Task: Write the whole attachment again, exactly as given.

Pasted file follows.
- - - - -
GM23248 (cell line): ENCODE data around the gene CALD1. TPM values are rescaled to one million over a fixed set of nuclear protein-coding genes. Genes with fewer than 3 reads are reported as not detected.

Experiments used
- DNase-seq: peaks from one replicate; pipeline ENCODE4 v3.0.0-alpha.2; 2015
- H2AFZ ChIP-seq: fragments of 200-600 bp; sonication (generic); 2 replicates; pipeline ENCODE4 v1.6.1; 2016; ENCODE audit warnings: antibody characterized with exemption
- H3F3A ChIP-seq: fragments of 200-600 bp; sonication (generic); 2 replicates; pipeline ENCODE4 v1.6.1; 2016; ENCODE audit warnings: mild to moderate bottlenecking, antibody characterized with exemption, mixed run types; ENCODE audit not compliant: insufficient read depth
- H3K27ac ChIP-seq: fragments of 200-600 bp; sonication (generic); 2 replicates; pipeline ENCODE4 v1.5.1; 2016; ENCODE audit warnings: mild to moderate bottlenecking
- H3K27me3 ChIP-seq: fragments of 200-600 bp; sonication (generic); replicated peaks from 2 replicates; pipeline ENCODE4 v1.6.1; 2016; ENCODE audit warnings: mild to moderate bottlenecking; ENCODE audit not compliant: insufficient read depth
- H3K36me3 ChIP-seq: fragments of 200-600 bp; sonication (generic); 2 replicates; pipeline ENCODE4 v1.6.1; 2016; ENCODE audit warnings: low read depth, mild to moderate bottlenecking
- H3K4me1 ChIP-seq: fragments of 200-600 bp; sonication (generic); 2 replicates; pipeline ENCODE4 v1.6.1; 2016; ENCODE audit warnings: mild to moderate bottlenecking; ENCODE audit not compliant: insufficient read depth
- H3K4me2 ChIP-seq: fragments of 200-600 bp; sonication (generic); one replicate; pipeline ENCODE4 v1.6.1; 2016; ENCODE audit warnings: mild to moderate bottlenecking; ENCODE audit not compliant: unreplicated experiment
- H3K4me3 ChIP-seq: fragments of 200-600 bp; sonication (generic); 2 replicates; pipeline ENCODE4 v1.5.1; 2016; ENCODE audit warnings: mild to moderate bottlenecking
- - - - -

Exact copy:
GM23248 (cell line): ENCODE data around the gene CALD1. TPM values are rescaled to one million over a fixed set of nuclear protein-coding genes. Genes with fewer than 3 reads are reported as not detected.

Experiments used
- DNase-seq: peaks from one replicate; pipeline ENCODE4 v3.0.0-alpha.2; 2015
- H2AFZ ChIP-seq: fragments of 200-600 bp; sonication (generic); 2 replicates; pipeline ENCODE4 v1.6.1; 2016; ENCODE audit warnings: antibody characterized with exemption
- H3F3A ChIP-seq: fragments of 200-600 bp; sonication (generic); 2 replicates; pipeline ENCODE4 v1.6.1; 2016; ENCODE audit warnings: mild to moderate bottlenecking, antibody characterized with exemption, mixed run types; ENCODE audit not compliant: insufficient read depth
- H3K27ac ChIP-seq: fragments of 200-600 bp; sonication (generic); 2 replicates; pipeline ENCODE4 v1.5.1; 2016; ENCODE audit warnings: mild to moderate bottlenecking
- H3K27me3 ChIP-seq: fragments of 200-600 bp; sonication (generic); replicated peaks from 2 replicates; pipeline ENCODE4 v1.6.1; 2016; ENCODE audit warnings: mild to moderate bottlenecking; ENCODE audit not compliant: insufficient read depth
- H3K36me3 ChIP-seq: fragments of 200-600 bp; sonication (generic); 2 replicates; pipeline ENCODE4 v1.6.1; 2016; ENCODE audit warnings: low read depth, mild to moderate bottlenecking
- H3K4me1 ChIP-seq: fragments of 200-600 bp; sonication (generic); 2 replicates; pipeline ENCODE4 v1.6.1; 2016; ENCODE audit warnings: mild to moderate bottlenecking; ENCODE audit not compliant: insufficient read depth
- H3K4me2 ChIP-seq: fragments of 200-600 bp; sonication (generic); one replicate; pipeline ENCODE4 v1.6.1; 2016; ENCODE audit warnings: mild to moderate bottlenecking; ENCODE audit not compliant: unreplicated experiment
- H3K4me3 ChIP-seq: fragments of 200-600 bp; sonication (generic); 2 replicates; pipeline ENCODE4 v1.5.1; 2016; ENCODE audit warnings: mild to moderate bottlenecking